Tesla will report third-quarter earnings on Tuesday, after the markets close.
Analysts expect a $US0.56-per-share loss, according to Bloomberg, but a 33% bump in revenue over the same quarter last year, to $US1.24 billion.
No one following Tesla anticipates any surprises here. Tesla should be bringing in more money, as it sells more cars.
And Elon Musk’s startup electric car maker should have lost money in the quarter, as it poured cash into launching a new vehicle, the Model X SUV, and the development of both the Model 3 mass-market car, slated for 2017, and a massive battery factory in Nevada.
So we can forget about the numbers and focus on some far more important pieces of information.
1. Deliveries, deliveries, deliveries
The Tesla story for the past two years has been one of a mad dash to the finish line in the final quarter. Tesla has three months to build about 17,000 cars, more than it has ever assembled in a single quarterly period. Last year, the company ran flat out and managed to satisfy its production goals, but it fell about 1,000 vehicles short on deliveries (Tesla needs to get a car in customer hands before it can book a sale).
This time around, the big question is whether Tesla will be able to produce and deliver the balance of the 50-55,000 output range it predicted earlier this year. Musk had already trimmed the projection from a solid 55,000 to 50-55,000. Now, it’s not out of the question that Tesla won’t hit the low end of that range.
This is moderately alarming. Tesla is a new automaker, selling a very different type of car, but the basics of constructing automobiles aren’t that complicated. Tesla looks to be struggling to add 20,000 vehicles to last year’s production. OK, they’re building cars at one factory, in Northern California, at some remove from the main auto supply chains in the Midwest and the South. But pretty much every automaker in world that isn’t doing fanciful bespoke machines with price tags of $US200,000 and more can ramp up production by 10-20,000 units without breaking much of a sweat.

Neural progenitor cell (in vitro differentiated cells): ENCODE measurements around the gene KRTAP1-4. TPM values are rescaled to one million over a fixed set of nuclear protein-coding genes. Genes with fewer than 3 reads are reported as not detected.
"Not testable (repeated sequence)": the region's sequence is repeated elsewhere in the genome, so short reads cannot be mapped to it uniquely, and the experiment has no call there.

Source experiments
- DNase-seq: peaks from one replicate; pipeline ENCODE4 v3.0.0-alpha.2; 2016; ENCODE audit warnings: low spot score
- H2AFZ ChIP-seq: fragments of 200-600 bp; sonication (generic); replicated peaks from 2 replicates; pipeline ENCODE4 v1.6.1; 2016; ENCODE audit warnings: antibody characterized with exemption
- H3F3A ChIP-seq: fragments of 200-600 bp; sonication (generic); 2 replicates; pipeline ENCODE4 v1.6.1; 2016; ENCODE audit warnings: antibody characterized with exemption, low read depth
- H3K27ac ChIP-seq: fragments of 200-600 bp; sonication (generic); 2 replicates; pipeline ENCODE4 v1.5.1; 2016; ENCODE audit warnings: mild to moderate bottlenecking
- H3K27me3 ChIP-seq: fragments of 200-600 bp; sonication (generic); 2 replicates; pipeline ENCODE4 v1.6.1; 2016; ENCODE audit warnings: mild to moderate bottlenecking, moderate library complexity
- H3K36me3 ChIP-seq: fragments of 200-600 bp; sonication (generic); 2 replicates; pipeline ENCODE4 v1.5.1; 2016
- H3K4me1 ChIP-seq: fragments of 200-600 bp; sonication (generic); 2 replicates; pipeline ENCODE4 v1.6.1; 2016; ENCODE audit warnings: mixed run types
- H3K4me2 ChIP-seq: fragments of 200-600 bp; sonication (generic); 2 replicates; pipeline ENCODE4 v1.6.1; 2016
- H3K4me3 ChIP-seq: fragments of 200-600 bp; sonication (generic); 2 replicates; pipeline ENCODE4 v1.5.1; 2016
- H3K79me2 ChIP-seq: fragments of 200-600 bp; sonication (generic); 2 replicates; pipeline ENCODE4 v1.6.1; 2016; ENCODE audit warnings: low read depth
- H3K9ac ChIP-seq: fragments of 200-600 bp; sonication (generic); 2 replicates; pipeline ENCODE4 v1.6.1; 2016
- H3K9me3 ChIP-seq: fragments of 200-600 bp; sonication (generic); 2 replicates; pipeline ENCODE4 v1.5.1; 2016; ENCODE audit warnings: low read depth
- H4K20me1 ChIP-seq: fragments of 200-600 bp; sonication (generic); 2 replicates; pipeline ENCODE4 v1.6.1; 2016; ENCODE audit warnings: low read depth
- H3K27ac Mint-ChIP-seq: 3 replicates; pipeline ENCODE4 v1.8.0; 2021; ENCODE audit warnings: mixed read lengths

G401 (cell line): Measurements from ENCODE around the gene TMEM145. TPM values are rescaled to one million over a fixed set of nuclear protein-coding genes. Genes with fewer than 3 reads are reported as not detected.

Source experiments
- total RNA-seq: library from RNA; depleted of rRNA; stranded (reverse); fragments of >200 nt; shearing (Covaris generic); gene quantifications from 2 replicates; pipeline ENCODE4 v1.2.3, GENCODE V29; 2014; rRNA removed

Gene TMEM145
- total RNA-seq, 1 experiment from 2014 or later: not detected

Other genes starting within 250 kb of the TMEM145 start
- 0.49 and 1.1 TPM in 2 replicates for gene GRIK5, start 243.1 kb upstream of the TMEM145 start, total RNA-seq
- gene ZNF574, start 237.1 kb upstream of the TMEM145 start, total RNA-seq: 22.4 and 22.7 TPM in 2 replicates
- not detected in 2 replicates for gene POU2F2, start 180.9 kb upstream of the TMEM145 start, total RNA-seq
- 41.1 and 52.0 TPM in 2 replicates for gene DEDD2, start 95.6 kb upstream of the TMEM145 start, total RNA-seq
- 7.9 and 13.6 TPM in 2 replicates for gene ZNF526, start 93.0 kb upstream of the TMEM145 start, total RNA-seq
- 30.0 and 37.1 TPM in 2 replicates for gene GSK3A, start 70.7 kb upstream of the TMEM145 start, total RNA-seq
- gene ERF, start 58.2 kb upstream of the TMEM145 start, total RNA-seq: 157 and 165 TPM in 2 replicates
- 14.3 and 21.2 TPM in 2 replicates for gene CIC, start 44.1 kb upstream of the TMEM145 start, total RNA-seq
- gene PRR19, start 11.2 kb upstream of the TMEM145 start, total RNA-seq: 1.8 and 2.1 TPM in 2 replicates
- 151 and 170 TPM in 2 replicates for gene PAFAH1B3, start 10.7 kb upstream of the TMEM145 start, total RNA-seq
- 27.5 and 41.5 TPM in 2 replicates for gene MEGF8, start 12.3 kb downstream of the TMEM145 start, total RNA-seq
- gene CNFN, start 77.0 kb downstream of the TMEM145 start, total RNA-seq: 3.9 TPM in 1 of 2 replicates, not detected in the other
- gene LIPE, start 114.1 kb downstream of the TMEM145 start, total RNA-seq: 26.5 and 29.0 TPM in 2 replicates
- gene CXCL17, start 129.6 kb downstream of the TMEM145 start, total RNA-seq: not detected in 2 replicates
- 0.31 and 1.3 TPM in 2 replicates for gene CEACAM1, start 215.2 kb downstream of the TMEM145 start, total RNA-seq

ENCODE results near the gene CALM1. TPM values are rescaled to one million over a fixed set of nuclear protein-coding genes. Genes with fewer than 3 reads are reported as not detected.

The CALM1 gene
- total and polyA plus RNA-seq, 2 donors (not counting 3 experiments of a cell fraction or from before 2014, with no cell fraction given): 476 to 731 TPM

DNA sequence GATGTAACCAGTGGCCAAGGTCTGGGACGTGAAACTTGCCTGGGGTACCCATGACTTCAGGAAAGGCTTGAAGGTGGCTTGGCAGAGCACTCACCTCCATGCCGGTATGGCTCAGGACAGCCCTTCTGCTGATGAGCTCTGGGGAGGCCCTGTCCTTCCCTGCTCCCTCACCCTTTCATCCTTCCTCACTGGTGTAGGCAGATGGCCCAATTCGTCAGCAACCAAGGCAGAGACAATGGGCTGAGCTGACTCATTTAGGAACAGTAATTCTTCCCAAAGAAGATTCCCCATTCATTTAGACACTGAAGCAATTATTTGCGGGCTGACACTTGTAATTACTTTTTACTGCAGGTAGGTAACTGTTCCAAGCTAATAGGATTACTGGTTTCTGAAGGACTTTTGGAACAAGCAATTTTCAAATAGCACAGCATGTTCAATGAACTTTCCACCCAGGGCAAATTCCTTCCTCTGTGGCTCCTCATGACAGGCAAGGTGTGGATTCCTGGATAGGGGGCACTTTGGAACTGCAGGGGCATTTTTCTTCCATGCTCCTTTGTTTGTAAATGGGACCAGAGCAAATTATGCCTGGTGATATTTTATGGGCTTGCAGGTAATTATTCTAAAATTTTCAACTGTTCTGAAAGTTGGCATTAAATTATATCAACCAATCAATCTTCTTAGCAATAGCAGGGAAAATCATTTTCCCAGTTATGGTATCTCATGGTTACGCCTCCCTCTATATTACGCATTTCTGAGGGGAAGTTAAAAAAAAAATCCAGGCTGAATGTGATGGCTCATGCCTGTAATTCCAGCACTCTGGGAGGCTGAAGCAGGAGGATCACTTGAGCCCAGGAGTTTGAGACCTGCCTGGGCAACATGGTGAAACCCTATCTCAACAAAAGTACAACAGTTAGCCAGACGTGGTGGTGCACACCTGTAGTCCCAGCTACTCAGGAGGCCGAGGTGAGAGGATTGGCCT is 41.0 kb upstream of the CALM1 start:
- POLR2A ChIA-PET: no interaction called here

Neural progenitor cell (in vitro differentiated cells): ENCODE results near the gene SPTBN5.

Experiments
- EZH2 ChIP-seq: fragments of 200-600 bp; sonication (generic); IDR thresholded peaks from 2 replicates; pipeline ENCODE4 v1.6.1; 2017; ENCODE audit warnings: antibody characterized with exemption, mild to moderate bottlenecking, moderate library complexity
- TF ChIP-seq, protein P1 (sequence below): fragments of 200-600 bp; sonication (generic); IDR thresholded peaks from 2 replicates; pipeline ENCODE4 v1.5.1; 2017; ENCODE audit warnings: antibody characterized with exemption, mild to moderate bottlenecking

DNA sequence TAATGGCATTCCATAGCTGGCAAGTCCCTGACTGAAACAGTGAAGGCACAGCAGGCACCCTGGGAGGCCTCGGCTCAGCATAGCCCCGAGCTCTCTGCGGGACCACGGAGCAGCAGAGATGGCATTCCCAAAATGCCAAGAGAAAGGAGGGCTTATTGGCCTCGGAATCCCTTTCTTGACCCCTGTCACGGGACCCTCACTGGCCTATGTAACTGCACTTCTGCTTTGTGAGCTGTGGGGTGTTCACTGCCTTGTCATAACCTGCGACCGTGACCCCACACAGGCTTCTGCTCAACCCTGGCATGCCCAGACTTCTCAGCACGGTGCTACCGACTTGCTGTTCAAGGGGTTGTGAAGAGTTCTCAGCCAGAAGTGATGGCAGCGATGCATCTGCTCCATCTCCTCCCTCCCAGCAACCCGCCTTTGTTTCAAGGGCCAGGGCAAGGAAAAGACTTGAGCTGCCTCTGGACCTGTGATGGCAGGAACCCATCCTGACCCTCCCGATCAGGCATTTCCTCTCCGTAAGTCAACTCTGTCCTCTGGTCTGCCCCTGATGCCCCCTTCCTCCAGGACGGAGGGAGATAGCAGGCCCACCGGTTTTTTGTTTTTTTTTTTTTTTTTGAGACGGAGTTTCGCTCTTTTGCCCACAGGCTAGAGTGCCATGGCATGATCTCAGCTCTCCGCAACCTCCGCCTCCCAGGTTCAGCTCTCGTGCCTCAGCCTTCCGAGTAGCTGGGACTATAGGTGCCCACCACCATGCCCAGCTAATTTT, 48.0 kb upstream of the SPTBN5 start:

Bottom line: You can’t sell cars that you haven’t built.
2. The Model X won’t make a meaningful contribution
The Model X is a hugely important car for Tesla, not least because the company finally has an SUV to sell in its main market, the US, where SUV sales are driving profits. But as far as the rest of 2015 goes, talking about Model X deliveries will be a distraction for Tesla’s management. The key is to execute on production and deliveries of the core vehicle, the Model S sedan.
In fact, Model X won’t really make a major contribution to Tesla deliveries until 2017. This isn’t much of a problem, as 2016 Model X production looks to be scheduled already: Tesla says that it will need the entire year to fulfil existing orders.
Actually, Model X will provide a lift in one vital way: revenue. Priced well above $US100,000, the vehicle should help keep Tesla’s cash flow in acceptable shape.
Bottom line: Tesla is still all about the Model S.
3. Model 3 MUST stay on schedule
Model X was delayed by several years, but once Tesla began to build it in a serious manner in the middle of last year, it got on schedule and stayed on schedule. We saw prototypes undergoing road testing when we were supposed to, and the launch happened at the end of Q3 ’15, just as Musk said it would.
Model 3 — a vehicle “platform” that will be used to build both a sedan and a compact SUV — is expected to see a design debut in early 2016, perhaps at the Geneva Motor Show. If we see then what the vehicle will eventually look like, it will be a positive signal that Tesla will have the car ready to launch in 2017. A critical factor will be the complexity of the design. The Model X was delayed, at least in part, by its exotic “falcon wing” rear doors and what Musk characterised as “sculptural” rear seat.
Musk called the X the hardest car in the world to build and, at the vehicle’s launch, lamented that maybe Tesla shouldn’t have put it together the way they did.
But the X is, after all, a very expensive luxury crossover SUV. Similar build problems with the Model 3, which is supposed to sell for $US35,000, will be much harder to tolerate.
Bottom line: Tesla should have learned a lesson with the Model X: complexity can be nearly catastrophic.
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